Living the Afterlife, by River Fairchild (9:36)

IOD-AfterlifeToday we discover that readers expect inconsistencies to be purposeful.

What I gleaned about the stories: Death, Chronos, and other gods and principalities divide their time between world-shattering duties and hanging around like idle rich kids.

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WTF #1: Unnecessary omission of information.

Analysis: Chronos and Death are bored. Death suggests going to Lucien’s to sink a few balls. Chronos replies “Why do you want to play pool with Evil?”

My immediate thought was, I thought Chronos was time, not moral opposition. So I glanced back a few lines to make sure I hadn’t missed a third person in the room. I hadn’t.

After a moment, I realised the author meant they would go to the bar and play with a third person, but I was already out of the story.

Most readers will assume the most likely meaning is true; in this case, that two bored guys deciding to play pool will play each other. If that isn’t the case, and you aren’t deliberately subverting the reader’s perception for later impact, then the reader will stop trusting your meaning.

WTF #2: Inconsistent signifiers.

Analysis: A doorbell rings. A character stops speaking with a full stop. We are told the doorbell interrupted him. Later a character is interrupted and the sentence ends with an em-dash and no description. A third interruption is marked by an ellipsis and no description.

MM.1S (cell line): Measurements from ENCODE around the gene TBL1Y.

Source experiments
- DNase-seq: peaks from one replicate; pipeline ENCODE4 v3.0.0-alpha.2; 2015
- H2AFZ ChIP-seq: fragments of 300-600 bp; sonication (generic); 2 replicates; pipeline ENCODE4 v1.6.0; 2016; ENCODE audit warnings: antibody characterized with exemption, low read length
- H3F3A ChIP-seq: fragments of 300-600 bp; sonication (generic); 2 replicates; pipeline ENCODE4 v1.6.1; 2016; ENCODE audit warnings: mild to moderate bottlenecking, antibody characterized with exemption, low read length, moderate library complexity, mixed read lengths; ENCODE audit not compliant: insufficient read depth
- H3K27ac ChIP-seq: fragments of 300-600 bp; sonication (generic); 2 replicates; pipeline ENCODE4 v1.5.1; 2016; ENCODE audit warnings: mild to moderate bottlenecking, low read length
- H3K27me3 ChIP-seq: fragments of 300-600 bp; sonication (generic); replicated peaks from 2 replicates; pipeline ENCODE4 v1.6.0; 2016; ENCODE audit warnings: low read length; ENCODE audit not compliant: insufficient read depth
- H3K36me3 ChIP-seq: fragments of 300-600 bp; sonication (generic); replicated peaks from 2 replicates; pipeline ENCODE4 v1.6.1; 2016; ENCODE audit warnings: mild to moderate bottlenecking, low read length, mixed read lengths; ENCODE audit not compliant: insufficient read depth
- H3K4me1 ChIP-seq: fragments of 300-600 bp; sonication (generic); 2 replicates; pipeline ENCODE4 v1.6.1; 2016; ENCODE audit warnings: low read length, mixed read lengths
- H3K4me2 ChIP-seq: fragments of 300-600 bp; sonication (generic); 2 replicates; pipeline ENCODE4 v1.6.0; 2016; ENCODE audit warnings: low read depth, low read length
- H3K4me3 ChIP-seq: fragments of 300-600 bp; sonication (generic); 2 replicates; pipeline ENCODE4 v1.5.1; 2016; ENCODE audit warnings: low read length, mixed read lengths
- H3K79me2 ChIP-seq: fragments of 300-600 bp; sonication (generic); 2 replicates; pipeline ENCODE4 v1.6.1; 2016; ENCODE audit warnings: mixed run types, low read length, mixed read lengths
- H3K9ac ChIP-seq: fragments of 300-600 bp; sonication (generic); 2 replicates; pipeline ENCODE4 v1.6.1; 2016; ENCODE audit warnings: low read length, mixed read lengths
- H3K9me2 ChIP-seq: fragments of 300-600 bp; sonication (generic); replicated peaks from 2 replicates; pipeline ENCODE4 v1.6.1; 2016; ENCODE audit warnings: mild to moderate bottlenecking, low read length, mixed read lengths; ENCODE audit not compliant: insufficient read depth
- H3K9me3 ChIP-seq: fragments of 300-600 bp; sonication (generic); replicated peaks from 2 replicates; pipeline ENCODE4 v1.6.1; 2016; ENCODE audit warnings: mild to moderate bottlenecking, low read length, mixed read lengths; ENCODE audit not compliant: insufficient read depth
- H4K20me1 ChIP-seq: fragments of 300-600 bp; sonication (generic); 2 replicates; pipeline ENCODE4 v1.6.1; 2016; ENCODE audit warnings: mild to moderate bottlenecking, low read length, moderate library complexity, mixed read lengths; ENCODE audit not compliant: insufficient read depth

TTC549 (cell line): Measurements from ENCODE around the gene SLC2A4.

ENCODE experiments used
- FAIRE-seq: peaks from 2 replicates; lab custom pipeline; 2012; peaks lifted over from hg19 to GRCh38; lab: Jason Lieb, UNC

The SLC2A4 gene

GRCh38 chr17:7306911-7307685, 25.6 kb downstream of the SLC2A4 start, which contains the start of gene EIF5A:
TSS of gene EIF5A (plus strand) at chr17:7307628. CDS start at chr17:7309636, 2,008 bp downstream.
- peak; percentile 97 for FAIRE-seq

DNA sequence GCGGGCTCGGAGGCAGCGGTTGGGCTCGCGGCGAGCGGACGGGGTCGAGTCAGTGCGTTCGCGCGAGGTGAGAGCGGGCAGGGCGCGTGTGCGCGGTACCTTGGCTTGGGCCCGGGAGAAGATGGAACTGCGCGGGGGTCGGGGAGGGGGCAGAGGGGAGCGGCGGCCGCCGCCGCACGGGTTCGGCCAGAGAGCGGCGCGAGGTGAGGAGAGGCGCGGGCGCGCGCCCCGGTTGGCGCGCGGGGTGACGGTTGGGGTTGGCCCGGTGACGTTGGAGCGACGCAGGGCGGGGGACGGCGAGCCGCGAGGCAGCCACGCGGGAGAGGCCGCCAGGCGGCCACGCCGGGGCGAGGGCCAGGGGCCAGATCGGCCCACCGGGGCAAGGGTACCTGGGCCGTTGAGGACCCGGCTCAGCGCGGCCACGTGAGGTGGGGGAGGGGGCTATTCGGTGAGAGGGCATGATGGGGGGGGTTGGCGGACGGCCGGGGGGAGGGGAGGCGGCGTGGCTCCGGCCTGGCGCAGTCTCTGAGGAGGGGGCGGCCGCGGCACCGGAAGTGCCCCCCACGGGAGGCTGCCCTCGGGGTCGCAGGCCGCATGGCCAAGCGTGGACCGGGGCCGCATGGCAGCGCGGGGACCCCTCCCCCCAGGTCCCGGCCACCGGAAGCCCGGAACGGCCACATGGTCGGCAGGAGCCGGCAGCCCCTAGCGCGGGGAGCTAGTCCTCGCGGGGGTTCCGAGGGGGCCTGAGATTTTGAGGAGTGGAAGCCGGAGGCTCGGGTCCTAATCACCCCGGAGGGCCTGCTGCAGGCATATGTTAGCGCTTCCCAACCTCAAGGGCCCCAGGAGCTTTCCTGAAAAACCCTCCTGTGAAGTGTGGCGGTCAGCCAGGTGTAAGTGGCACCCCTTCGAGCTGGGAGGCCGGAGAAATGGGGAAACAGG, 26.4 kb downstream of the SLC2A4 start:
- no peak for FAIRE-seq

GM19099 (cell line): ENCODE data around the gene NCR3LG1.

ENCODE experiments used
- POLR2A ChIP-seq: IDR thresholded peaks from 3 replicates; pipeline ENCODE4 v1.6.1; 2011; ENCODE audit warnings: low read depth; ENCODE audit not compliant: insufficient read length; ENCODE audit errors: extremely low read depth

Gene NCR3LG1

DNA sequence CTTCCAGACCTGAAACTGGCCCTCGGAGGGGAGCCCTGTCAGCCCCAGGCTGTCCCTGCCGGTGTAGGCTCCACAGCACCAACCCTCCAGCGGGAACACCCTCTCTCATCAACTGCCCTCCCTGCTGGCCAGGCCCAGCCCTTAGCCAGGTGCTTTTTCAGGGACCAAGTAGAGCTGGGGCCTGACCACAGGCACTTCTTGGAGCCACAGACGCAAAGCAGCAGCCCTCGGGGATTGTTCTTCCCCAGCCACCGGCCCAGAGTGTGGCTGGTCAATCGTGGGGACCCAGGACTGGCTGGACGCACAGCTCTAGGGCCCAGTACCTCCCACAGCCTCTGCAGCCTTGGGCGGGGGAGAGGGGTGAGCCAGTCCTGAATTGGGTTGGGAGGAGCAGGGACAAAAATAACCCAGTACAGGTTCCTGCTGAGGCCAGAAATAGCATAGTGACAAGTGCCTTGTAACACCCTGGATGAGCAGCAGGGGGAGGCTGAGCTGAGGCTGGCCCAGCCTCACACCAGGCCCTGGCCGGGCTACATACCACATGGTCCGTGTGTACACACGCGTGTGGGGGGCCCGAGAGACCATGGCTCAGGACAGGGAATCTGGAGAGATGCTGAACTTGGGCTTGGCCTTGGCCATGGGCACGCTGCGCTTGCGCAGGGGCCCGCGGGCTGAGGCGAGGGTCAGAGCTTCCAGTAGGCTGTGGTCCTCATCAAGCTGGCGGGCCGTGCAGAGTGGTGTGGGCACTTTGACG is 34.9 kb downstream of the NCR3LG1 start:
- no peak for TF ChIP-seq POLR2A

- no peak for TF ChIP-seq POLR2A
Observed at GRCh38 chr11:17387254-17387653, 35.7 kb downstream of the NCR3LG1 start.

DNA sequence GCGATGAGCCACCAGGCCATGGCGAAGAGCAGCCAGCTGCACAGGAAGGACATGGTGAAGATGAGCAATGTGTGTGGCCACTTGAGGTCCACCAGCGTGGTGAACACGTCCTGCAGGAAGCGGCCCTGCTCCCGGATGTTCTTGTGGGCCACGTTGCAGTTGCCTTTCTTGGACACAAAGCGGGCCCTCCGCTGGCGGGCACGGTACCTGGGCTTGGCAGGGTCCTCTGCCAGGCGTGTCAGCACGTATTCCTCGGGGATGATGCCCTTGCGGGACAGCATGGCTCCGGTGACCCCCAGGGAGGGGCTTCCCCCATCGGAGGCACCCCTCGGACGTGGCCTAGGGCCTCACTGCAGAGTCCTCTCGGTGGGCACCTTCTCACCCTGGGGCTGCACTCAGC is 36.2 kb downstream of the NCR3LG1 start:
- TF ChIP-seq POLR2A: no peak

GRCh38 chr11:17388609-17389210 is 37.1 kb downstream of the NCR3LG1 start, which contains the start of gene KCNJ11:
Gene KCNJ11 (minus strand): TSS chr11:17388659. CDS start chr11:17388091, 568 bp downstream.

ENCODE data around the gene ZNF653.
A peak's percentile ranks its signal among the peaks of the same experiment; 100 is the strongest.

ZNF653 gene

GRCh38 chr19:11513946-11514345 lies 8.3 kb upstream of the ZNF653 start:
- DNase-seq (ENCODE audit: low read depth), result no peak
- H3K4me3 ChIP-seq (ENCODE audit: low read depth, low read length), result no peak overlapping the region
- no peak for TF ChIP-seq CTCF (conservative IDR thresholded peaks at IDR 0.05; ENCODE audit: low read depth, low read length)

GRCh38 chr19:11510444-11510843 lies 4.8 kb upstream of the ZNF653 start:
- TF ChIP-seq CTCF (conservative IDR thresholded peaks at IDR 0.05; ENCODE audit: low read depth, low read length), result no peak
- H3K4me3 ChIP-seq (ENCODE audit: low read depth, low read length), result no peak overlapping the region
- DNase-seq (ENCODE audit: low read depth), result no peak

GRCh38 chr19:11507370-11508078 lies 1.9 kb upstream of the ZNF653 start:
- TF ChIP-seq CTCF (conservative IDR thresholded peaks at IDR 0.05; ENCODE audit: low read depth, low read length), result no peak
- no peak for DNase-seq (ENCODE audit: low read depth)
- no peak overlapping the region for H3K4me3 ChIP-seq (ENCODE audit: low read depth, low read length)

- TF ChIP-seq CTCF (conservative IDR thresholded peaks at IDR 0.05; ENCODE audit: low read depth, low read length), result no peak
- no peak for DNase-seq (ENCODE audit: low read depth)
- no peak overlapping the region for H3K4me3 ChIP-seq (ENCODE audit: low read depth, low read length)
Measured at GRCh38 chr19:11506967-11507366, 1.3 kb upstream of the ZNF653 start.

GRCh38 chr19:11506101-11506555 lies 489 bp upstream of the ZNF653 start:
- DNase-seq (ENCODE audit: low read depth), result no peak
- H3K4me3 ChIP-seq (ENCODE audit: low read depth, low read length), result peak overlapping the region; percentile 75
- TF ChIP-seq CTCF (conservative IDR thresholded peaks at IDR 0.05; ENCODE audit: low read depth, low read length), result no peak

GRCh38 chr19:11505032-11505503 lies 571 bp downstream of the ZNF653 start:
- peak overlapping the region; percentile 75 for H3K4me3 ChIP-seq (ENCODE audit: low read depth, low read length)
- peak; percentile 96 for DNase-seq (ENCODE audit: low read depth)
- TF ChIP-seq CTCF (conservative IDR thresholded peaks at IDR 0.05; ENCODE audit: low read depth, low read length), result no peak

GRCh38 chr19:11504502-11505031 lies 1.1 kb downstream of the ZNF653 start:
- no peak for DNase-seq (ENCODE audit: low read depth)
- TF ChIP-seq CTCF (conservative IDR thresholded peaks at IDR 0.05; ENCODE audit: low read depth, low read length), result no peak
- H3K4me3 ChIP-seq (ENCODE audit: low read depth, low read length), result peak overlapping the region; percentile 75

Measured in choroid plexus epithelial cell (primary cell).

At this point, I became aware that I was aware of the punctuation; and had an odd feeling that I should be able to determine a reason why the punctuation was different, but could not.

While there is sometimes more than one way to punctuate a sentence, readers learn from early punctuation usage, so changing the way you punctuate a type of sentence will make them suspect that the sentences are somehow different.

WTF #3: Inappropriate description

Analysis: Chronos opens his eyes “to find Death tossing peanuts in the air and having them hit a pair of sunglasses that he wore over his eye sockets”. When Chronos comments on it, Death says that he had forgotten he was wearing them.

Death bouncing peanuts off his eye-sockets was a common event in the book, so I might – barely – have stayed immersed at the idea he didn’t notice he had them on. However, “having them hit” expresses an act of choice. Faced with Death choosing to bounce peanuts off glasses he had forgotten he was wearing, my trust in the characterisation and description died a final death.

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About the author

Dave Higgins has worked in law and IT for both public and private sector organisations. When not pursuing these hobbies, he writes poetry and speculative fiction. He was born in Wiltshire, England. Raised by a librarian, he started reading shortly after birth and has not stopped since. He currently lives in Bristol with his wife, Nicola, his cats, Jasper and Una, and many shelves of books.